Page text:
Friday, January 11, 2019


So the downstairs toilet wasn't working. When I depressed the metal gizmo so that it would flush, it didn't.  When I opened up the tank and manually lifted the chain that should be lifted when you depress the metal gizmo, it flushed.  But that's the only way it would flush.

Probably not a big deal to fix, I thought.  But then I noticed that the water did not stop pouring into the tank after I flushed it manually. The rod that links to the ball had broken away.

So, I couldn't flush the toilet unless I removed the top of the tank, but once I did that I had to turn the water off, and only turn it back on when one of us needed to flush again. Terrific.

I went to home depot. Why I went is a good question. My grandfather was the handiest guy you could ever meet. My father was the opposite. I am in Dad's camp.  So me going to home depot to get the tools to fix the toilet, is like an illiterate buying a word processor to write a novel.

I called a buddy of mine who told me it is easy to fix this problem. And that is what the fellow in home depot said as well. The fellow with the orange apron, pointed to the directions on the plastic covering of the toilet fixer upper all in one package.  "All you have to do is follow these instructions."


It was my intent to give it a whack this morning, but after thirty seconds of eyeballing the tank and the materials I had bought from home depot, I started calling plumbers.  They all were too busy and all told me I could do it myself.

I remembered that several years ago a very kind man who works for the city had come by. He told me that after we had done the renovation, he no longer could read the water meter.  I realized that when the new siding went up on the house, the person who installed it must have taken the meter down.  The fellow told me that I was paying through the nose because they could not read the water meter. He offered to reinstall the meter for a modest fee. And he did, and it was a modest fee.  So, I thought of him this morning and gave a call. He was available.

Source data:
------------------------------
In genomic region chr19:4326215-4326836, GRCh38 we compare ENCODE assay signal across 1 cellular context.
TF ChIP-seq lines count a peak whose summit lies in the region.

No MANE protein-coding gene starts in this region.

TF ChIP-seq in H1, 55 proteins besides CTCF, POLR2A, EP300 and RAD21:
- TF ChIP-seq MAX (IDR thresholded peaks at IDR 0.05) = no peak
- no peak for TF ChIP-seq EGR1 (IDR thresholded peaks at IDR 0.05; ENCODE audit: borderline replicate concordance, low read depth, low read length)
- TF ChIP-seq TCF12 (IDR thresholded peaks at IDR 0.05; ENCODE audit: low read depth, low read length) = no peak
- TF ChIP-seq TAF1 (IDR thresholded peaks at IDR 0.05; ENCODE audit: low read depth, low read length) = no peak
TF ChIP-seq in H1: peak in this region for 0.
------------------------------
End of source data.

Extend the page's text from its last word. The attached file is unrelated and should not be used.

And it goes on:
This is the kind of fellow who could probably fix anything. Capable, self-effacing despite his skill, and affable. Whenever he got to what seemed to be to be a tough spot, and I asked if there was trouble, he said--"I think I can figure it out" which is just what I wanted to hear.  It took him about two hours to do the job. It would have taken me two days and at that point neither of us would be able to flush the toilet.

The handyman and I got to talking and he asked me how my new years was. I told him. And then I asked him.

He paused for a few moments and then told me.  He had lost his partner of sixteen years to cancer just a few months prior.  She had been misdiagnosed and when they finally got the diagnosis right, she was given only three months to live.  My new friend was venting, not overbearingly so, but he had gone through a tough stretch. Her family had been beyond unsupportive--and I believed the rendition the fellow was relaying.  He said that he and his partner were about to retire and were looking forward to time together. However, the time together when they both hit their mid 60s was spent with her failing and he being her caretaker.  He told me what I am sure he learned over the past year, that the body withers because the cancer eats up the calories you consume faster than one typically does. He also told me that when there is nothing left to eat, the cancer cells go for the muscle. And the atrophy is tough to endure and witness.

All this came with the backdrop of me reading a book about a woman who is married to a man and the two of them are engaged in a cold war related to the parenting of a troubled son.  I'm not finished with the book, but a recent exchange went like this. She: "This is so stupid. Either you really live with me or don't at all." He "You're right, I am pretty stupid, to hang around here and take this crap. It's time I found another place." She "Yes! I really wish you would." He: "Don't worry. I'll be out of here tomorrow." She: "Good"

My handyman now bereft is clearly in pain.  He was concerned that now, in his mid 60s, he was not in shape to meet anyone. It wouldn't be fair, he commented, because right now he was so off center. I had the sense that if he were reading the book I am reading, he would tell the two characters, that they are fools for separating.

In the throes of loss, any type of union can seem preferable. And maybe most unions are preferable to ones that have minor flaws.

It is, however, a matter of whether the toilet is fixable.

Can you repair it so that you can flush, or is the plumbing so far gone, that no matter what you do, the waste will be a constant condition and can only be temporarily purged.

And what you wind up doing is flushing manually and regularly and living with the smell.

I feel for my new friend, the handyman.  But I also feel for the characters in this novel.

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